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tion, humanity sleeps, and the heart is callous. We no longer consider ourselves as creatures of sense, but as merciless Lords of the creation. Pride, Prejudice, Education, Aversion to singularity, and contracted misrepresentations of God and religion, all contribute to harden the heart against it's natural impressions, and the soft feelings of compassion; and when the mind is warped and disposed to evil, a triiling argument serves to stifle conscientious motives. All nature will be ransacked in her weakest parts, to extort from her, if possible, any confession whereon to rest an argument to defend cruelty and oppres. sion. There is no custom, whether barbarous or ab. surd; nor any vice, however detestible, that will not find some abetters to justify, or to palliate it; tho' the vindication itself be an aggraration of the crime.

In case of human cruelty, the oppressed man can complain, and plead his own cause. There are courts and laws of justice in every civilized society, to which the injured man can readily make his appeal. But the suffering brute cao peither utter the nature of his oppression, describe the author of his wrong, nor bring an action against the barbarous injustice of unfeeling man. The laws of Triptolemus are buried in oblivion. The priest passeth on one side, the levite on the other, but the samaritan stops, sheds a tear, but can effect nothing, for mankind are combined in the dreadful purpose of promoting misery.

You ask me, says Plutarch, for what reason Pythagoras abstained from eating the flesh of brutes ? For my part, I am astonished to think, on the contrary, what appetite first induced man to taste of a dead carcase; or what motive could suggest the no. tion of nourishing himself with the flesh of animals, which he saw the moment before, bleating, bellowing, walking, a d looking about them. How could he bear to see an impotent and defenceless creature slaughtered, skinned, and cut up for food ? How could he endure the sight of the convulsed limbs and muscles? how bear the smell arising from their dis. section ? Whence happened it that he was not disgusted and struck with horror when he came to handle the bleeding flesh, and clear away the clotted blood and humours from the wounds ? Poetical fiction might imagine,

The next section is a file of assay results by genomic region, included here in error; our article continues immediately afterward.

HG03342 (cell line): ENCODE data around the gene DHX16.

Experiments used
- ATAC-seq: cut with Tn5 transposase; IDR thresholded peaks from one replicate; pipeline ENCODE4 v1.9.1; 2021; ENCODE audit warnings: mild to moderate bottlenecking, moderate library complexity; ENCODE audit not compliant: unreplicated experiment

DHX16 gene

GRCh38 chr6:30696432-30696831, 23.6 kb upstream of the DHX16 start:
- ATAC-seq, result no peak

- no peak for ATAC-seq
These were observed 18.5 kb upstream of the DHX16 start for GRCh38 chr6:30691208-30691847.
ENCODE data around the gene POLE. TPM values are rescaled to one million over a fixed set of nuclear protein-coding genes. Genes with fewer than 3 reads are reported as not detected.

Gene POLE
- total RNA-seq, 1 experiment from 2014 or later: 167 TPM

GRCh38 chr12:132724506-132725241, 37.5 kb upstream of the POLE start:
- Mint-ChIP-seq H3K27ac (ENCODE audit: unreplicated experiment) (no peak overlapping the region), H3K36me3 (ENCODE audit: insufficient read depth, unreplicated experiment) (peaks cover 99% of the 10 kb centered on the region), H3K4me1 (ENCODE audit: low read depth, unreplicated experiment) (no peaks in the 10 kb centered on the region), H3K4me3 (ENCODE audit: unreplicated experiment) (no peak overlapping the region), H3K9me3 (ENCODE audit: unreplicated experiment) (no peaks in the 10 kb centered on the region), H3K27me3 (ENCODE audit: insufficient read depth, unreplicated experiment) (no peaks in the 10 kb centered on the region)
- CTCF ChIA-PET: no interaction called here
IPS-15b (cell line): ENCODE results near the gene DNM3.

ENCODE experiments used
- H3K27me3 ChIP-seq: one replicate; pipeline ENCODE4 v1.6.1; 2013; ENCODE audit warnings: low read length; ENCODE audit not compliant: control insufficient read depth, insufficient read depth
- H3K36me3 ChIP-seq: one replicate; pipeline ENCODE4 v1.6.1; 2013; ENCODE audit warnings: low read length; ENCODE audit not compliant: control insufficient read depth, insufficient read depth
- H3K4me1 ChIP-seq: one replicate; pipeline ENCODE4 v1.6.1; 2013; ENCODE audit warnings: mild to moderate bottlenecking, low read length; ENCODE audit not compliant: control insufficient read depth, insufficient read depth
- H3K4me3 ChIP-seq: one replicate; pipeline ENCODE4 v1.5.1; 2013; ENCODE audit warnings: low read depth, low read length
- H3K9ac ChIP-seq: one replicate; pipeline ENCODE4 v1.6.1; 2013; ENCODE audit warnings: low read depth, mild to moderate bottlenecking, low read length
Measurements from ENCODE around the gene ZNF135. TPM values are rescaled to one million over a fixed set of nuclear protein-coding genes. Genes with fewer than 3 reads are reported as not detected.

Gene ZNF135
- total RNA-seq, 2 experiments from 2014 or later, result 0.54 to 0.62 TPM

"The hides still crawling, and the mangled beasts

half raw, half roasted, bellowing their complaints.” Such a picture might naturally enough, surely, have represented itself to the man who first conceived an appetite for the flesh of a living animal, and directed the sacrifice of the helpless creature, that all the while might stand licking the hand of it's murderer. We should, therefore, rather wonder at the cooduct of those who first indulged themselves in this horrible repast, than at such as have humanely abstained from it. And yet the first flesh-eaters, perhaps, might justi. fy themselves, by pleading an act of necessity, and the want of that plenty of other provision of various kinds, which luxury has introduced in our times, and which renders our conduct, in this respect, so much the more inexcusable. “Happy mortals!' might they exclaim, in addressing the men of our days; how highly fa. voured by the gods, in comparison with your predecessors! How fertile are your fields, your or. chards, your vineyards, in comparison with our's! In our unhappy times, the earth and atmosphere, loaded with crude and noxious vapours, were intractable to order, and obeyed not the due return of the seasons. The uncertain course of the rivers broke down on every side the insufficient banks; so that